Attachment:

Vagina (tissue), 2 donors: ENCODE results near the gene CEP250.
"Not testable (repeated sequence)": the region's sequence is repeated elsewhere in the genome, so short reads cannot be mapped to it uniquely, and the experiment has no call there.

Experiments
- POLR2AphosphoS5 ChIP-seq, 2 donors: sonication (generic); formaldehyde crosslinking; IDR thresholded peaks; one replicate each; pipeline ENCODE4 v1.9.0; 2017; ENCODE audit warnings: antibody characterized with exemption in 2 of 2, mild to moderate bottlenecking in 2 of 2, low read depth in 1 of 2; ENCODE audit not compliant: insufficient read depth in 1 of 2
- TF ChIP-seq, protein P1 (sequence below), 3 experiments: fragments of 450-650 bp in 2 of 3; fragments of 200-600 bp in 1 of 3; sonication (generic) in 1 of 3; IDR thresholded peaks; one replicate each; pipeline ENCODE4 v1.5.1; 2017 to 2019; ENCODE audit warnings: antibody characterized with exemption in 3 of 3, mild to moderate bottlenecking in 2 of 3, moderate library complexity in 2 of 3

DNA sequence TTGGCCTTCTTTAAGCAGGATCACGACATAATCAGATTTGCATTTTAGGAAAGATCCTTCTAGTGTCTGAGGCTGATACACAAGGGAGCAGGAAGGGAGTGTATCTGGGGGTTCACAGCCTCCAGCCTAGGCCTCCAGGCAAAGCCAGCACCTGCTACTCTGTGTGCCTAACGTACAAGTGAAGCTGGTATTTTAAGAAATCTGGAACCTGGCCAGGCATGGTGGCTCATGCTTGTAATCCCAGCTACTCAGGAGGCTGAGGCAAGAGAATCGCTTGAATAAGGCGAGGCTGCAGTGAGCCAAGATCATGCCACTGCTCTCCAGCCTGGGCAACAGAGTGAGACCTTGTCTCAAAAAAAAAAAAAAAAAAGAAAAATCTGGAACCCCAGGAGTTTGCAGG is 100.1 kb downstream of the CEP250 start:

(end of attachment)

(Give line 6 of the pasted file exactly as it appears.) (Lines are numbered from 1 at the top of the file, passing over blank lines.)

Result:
DNA sequence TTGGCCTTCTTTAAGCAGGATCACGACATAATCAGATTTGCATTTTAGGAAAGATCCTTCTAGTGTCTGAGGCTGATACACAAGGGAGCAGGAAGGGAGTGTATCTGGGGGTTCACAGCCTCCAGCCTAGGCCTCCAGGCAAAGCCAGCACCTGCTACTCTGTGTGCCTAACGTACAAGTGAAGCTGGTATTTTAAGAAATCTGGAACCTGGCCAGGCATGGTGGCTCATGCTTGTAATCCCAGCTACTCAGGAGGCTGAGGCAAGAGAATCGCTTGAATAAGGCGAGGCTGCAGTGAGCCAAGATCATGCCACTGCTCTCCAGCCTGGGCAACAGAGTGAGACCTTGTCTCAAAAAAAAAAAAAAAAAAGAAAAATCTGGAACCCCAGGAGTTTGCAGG is 100.1 kb downstream of the CEP250 start: